There have been a number of cases of food poisoning linked to rockmelons. Overseas evidence suggests contaminated water, fertiliser, contact with pests/animals or insufficient cleaning of rockmelons prior to sale could be contributing factors to rockmelons becoming contaminated.
Rockmelons have been linked to Salmonella and Listeria poisonings in the past, notably Salmonella outbreaks in the United States during the 1950s, 1960s and in 2002. More recently there has been Salmonella linked to rockmelons in Australia in 2016 and a Listeria outbreak in elderly people linked to rockmelons in 2018.
There are some simple precautions to minimise the risk from foodborne illness in rockmelons. Vulnerable populations should avoid eating rockmelon.
These simple precautions will help minimise the risk of foodborne illness in rockmelons:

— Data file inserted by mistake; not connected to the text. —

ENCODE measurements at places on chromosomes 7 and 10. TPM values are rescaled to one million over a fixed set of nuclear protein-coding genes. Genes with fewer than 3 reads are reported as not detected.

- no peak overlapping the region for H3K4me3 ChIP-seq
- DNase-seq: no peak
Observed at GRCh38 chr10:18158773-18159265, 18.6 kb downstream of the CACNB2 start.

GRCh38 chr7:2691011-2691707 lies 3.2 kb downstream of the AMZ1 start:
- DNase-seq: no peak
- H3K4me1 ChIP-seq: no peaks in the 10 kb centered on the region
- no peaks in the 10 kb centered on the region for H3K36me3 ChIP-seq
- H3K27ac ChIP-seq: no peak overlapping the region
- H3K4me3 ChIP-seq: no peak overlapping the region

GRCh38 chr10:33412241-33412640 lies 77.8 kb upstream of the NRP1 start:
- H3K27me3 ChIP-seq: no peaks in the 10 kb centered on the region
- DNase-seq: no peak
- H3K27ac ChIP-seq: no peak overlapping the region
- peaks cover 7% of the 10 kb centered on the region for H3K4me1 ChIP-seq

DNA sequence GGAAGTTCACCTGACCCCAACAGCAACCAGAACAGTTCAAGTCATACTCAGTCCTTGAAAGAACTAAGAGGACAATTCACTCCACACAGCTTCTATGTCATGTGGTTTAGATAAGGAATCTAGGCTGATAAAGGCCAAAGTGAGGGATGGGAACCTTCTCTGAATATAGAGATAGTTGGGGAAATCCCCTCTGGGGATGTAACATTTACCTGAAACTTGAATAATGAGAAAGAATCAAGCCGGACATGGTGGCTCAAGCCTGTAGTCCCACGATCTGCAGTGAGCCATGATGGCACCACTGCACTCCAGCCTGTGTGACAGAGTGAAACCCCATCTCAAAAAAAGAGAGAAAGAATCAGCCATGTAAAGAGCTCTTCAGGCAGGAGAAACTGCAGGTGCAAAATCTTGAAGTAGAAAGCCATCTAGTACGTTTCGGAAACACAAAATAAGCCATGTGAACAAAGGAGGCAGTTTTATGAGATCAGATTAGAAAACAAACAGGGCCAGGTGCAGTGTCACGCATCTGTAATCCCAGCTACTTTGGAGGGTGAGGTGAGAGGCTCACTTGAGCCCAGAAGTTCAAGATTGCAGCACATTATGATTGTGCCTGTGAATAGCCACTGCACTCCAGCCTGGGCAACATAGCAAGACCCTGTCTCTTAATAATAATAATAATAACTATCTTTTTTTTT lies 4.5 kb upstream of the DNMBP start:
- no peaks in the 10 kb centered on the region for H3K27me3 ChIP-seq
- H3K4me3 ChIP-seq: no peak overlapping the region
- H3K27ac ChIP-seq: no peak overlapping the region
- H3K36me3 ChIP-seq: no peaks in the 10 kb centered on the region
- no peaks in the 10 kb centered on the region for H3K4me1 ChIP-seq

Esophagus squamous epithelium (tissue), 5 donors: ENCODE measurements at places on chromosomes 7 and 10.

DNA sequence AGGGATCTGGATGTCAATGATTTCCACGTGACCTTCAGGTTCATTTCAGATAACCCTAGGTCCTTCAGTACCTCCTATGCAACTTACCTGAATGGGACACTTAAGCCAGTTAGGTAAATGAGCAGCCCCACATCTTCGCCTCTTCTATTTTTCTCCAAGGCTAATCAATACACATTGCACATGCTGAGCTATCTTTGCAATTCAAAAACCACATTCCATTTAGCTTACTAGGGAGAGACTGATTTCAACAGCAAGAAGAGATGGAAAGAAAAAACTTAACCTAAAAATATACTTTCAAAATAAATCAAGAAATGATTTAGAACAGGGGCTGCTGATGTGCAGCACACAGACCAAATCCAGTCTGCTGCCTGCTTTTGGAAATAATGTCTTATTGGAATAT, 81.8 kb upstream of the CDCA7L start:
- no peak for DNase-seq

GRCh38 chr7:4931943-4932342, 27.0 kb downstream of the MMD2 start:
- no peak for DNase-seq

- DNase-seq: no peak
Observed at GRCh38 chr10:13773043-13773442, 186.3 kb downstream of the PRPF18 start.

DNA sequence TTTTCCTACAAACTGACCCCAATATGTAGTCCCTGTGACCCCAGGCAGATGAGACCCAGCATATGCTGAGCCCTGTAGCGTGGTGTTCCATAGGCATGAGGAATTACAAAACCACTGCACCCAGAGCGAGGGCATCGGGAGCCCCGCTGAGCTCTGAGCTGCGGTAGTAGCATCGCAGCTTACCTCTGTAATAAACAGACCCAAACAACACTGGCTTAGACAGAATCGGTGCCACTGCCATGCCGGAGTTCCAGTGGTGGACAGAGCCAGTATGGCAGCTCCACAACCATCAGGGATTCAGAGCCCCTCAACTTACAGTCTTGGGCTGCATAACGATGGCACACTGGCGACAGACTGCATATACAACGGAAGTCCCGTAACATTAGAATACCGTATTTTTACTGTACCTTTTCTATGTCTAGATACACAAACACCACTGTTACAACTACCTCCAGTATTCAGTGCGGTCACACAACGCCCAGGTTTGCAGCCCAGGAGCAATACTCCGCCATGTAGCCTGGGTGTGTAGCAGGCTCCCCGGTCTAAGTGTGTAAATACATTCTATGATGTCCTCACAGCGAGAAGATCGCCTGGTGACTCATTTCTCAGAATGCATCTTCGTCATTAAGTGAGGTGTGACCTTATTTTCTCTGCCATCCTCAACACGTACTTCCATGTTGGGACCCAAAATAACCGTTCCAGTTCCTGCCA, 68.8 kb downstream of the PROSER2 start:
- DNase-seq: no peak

- Do not purchase melons that are bruised or damaged. If buying fresh cut produce, ensure it is refrigerated or surrounded by ice.
- Fresh produce should be refrigerated within 2 hours of peeling or cutting. Leftover cut produce should be discarded if left at room temperature for more than 2 hours.
- Wash hands with hot soapy water before and after handling fresh rockmelons.
- Cutting boards, dishes, utensils, and counter tops should always be washed with hot soapy water and cleaned after coming in contact with fresh produce, or raw meat, poultry, or seafood.
- Use clean cutting boards and utensils when handling fresh produce. If possible, use 1 clean cutting board and knife for fresh produce and a separate board and knife for raw meat, poultry, and seafood.
See more from our member the NSW Food Authority